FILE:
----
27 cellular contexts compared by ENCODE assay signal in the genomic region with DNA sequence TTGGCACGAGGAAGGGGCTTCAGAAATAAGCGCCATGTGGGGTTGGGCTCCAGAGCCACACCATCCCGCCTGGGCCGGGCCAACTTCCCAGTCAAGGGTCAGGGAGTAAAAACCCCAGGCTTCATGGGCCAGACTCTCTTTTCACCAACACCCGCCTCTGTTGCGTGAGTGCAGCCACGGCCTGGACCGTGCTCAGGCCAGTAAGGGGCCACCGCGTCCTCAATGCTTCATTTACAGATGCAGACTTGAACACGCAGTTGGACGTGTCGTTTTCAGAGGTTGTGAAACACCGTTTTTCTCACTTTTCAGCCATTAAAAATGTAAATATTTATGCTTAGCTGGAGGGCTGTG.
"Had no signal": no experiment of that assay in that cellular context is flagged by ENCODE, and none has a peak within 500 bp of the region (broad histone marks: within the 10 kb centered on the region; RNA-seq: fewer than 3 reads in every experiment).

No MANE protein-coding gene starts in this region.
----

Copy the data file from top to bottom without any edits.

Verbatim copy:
27 cellular contexts compared by ENCODE assay signal in the genomic region with DNA sequence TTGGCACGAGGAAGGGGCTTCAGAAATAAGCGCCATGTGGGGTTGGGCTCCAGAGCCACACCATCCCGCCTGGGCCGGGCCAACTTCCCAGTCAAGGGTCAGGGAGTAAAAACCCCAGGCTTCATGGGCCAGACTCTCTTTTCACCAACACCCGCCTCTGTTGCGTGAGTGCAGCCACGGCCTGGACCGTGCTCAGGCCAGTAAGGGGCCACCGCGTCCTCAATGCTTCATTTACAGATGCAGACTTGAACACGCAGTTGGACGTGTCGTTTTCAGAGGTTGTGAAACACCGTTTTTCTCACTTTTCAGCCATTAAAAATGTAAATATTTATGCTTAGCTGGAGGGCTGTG.
"Had no signal": no experiment of that assay in that cellular context is flagged by ENCODE, and none has a peak within 500 bp of the region (broad histone marks: within the 10 kb centered on the region; RNA-seq: fewer than 3 reads in every experiment).

No MANE protein-coding gene starts in this region.